In extreme situations — like a zombie apocalypse, for example — some people lead while others are best on their own. Dean Hall, the creator of the multiplayer zombie-survival title DayZ, is probably one of the latter.
Hall says he plans to step down as the lead on DayZ later this year. He will also leave the Prague-based company Bohemia Interactive. The developer explains that he is better suited to ramping up production on games rather than maintaining a well-functioning studio over an extended period of time, according to an interview with Eurogamer. He plans to return to his home country of New Zealand to start his own studio and begin work on a new multiplayer game.
“I am a grenade,” Hall told Eurogamer. “I have a specific use. I’m really good at risk-taking and making other people take risks. I’ve always been good at that in my life. Maybe I’ve got the gift of the gab, so I can talk. I can explain something, and I can talk people up to the ledge and get them to jump off it.”
Hall has overseen the production and release of two versions of DayZ. The first was the 2012 mod for open-world military shooter Arma II: Operation Arrowhead. The second is the extraordinarily popular standalone version of DayZ, which Bohemia has already sold more than 1 million copies of since releasing it on Steam’s Early Access portal for unfinished games in December.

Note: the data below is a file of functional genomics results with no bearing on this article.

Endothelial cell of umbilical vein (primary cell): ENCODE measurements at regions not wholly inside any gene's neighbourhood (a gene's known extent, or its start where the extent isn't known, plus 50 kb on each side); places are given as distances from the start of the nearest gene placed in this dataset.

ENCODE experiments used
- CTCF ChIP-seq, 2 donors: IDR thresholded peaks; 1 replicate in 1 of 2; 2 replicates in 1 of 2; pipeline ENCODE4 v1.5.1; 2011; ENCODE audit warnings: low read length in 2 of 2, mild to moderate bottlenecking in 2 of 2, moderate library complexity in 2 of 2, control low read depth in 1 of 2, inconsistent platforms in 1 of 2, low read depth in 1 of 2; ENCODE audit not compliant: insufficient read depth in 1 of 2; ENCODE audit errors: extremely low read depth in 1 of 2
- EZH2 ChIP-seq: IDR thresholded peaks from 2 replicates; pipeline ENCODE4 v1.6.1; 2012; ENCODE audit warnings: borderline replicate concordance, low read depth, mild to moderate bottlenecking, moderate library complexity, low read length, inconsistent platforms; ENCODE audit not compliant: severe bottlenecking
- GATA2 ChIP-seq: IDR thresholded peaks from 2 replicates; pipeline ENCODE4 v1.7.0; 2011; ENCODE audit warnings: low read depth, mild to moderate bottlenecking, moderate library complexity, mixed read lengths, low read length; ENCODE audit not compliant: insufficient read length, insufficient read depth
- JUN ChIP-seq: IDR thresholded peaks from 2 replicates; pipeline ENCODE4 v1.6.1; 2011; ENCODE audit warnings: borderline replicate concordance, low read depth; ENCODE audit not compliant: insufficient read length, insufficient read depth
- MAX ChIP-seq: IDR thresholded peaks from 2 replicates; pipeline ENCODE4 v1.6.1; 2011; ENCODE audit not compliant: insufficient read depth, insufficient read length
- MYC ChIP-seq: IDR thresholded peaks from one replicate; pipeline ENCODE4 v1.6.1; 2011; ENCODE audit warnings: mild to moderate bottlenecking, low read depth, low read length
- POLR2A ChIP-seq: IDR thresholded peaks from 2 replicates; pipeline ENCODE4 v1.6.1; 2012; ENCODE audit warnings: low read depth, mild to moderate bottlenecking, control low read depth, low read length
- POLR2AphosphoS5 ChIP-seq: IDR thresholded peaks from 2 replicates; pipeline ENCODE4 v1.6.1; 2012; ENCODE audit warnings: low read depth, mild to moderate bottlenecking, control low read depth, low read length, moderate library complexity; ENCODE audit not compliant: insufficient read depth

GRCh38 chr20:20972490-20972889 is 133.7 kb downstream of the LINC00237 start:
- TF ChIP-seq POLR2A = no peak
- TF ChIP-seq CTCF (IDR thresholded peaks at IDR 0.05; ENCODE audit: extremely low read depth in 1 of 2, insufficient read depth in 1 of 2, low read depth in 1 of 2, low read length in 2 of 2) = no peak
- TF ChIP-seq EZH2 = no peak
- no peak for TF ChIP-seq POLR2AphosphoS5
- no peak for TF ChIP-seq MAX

“But eventually, [I’m] the bad person to have,” said Hall. “Eventually, you don’t want the guy telling you to go over the top and get through. So at some point, I’ll be a disaster for the project — at least in a leadership role.”
Hall doesn’t plan to remove himself from DayZ while it is in an important stage of development. The shooter is available for the public to purchase, but it is currently in an early alpha-testing phase. The studio plans to add numerous features, and it will release a beta version later this year.
As for his post-DayZ plans, Hall says that he has a few ideas in mind that are similar in structure to DayZ.
“I feel like DayZ is a fundamentally flawed concept,” he said. “I’ve always recognized that. It’s not the perfect game — it’s not the [perfect] multiplayer experience, and it never can be. [It doesn’t have] the absolute spark that I want in it.”